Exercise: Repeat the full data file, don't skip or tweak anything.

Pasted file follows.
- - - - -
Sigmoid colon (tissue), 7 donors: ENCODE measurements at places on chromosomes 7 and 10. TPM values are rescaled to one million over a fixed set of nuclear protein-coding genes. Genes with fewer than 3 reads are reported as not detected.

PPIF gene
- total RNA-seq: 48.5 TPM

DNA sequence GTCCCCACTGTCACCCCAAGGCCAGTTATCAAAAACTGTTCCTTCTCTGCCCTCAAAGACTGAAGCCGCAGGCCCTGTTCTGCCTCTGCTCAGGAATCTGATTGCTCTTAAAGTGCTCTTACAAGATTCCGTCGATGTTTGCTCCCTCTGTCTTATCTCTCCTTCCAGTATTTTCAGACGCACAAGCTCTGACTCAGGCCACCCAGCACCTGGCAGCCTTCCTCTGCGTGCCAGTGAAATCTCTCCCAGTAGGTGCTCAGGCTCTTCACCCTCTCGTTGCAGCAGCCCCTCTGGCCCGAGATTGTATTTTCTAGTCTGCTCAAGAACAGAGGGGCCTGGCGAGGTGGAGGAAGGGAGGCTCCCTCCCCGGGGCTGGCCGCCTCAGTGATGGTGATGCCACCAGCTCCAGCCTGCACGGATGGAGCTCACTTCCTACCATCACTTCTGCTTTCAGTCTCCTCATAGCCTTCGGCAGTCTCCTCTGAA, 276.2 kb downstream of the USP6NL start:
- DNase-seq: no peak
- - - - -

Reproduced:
Sigmoid colon (tissue), 7 donors: ENCODE measurements at places on chromosomes 7 and 10. TPM values are rescaled to one million over a fixed set of nuclear protein-coding genes. Genes with fewer than 3 reads are reported as not detected.

PPIF gene
- total RNA-seq: 48.5 TPM

DNA sequence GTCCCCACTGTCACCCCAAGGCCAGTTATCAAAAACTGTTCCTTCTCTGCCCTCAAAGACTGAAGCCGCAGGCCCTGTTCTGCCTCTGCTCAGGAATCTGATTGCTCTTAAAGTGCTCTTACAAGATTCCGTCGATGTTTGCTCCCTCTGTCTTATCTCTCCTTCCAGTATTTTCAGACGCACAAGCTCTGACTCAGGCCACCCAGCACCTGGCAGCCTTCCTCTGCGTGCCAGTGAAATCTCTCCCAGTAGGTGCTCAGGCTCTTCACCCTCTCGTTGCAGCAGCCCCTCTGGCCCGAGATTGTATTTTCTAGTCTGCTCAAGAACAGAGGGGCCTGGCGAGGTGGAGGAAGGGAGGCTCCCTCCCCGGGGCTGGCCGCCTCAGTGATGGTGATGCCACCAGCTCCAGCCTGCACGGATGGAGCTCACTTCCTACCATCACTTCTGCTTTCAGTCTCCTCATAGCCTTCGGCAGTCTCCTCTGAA, 276.2 kb downstream of the USP6NL start:
- DNase-seq: no peak